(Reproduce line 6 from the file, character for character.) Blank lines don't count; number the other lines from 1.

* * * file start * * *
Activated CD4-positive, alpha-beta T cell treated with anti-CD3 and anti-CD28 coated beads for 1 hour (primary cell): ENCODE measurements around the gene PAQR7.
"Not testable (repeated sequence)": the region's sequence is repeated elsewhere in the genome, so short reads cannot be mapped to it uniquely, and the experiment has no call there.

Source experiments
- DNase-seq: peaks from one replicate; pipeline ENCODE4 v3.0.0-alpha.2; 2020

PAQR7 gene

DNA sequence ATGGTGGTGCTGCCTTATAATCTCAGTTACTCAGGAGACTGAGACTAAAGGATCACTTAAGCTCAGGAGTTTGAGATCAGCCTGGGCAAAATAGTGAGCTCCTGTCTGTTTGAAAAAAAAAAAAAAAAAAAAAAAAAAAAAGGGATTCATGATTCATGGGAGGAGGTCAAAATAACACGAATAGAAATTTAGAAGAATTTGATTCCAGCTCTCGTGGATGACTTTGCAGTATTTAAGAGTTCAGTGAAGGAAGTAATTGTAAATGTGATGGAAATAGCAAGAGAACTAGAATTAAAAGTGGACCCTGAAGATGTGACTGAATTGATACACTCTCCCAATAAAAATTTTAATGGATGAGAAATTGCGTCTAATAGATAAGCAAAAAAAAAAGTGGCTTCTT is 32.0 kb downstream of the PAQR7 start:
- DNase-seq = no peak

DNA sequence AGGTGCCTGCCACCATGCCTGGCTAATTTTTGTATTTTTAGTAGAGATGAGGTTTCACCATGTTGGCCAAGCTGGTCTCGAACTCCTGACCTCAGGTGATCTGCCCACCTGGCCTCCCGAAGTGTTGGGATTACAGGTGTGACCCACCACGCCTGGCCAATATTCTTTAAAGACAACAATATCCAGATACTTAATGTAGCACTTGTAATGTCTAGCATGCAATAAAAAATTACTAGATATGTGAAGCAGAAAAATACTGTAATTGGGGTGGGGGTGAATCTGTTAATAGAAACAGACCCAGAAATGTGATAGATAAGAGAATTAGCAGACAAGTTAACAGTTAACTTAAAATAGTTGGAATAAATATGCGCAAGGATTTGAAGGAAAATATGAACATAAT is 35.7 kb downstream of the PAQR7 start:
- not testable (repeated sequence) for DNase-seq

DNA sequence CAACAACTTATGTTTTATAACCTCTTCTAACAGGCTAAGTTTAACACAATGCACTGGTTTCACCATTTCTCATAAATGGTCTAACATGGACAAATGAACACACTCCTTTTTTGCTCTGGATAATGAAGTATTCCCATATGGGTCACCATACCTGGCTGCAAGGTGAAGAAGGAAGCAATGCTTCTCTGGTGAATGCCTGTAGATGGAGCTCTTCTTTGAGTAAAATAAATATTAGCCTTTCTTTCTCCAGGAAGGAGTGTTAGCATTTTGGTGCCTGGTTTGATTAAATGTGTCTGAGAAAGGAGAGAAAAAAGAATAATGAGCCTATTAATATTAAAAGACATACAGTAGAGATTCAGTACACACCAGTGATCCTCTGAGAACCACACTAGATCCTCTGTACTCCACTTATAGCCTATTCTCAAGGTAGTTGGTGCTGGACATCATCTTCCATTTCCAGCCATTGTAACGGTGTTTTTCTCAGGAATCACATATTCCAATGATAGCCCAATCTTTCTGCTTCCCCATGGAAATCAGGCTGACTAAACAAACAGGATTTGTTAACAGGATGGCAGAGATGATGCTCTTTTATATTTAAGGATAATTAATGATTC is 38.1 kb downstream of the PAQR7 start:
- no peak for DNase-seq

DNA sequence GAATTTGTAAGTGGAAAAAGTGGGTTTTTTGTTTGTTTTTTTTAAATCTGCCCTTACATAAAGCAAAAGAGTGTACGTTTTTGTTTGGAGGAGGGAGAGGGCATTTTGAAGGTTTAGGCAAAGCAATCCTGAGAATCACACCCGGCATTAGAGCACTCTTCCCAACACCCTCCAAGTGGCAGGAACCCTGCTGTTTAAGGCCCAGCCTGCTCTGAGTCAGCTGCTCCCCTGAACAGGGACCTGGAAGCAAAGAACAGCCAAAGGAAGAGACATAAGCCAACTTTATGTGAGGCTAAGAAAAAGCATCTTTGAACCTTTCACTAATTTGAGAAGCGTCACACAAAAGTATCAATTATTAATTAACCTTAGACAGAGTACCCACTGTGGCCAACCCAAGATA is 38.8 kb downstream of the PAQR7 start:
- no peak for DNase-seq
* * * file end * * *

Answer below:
DNA sequence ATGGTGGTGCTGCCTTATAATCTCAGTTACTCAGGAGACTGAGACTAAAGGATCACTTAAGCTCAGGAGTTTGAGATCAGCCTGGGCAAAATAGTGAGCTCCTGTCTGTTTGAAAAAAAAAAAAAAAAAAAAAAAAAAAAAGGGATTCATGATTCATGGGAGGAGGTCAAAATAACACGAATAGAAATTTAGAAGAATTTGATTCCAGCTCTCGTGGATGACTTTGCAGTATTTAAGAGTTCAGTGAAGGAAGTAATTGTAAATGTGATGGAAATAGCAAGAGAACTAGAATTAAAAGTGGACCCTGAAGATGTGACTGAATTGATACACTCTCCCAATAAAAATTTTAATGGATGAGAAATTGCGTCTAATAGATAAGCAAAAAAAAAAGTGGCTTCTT is 32.0 kb downstream of the PAQR7 start: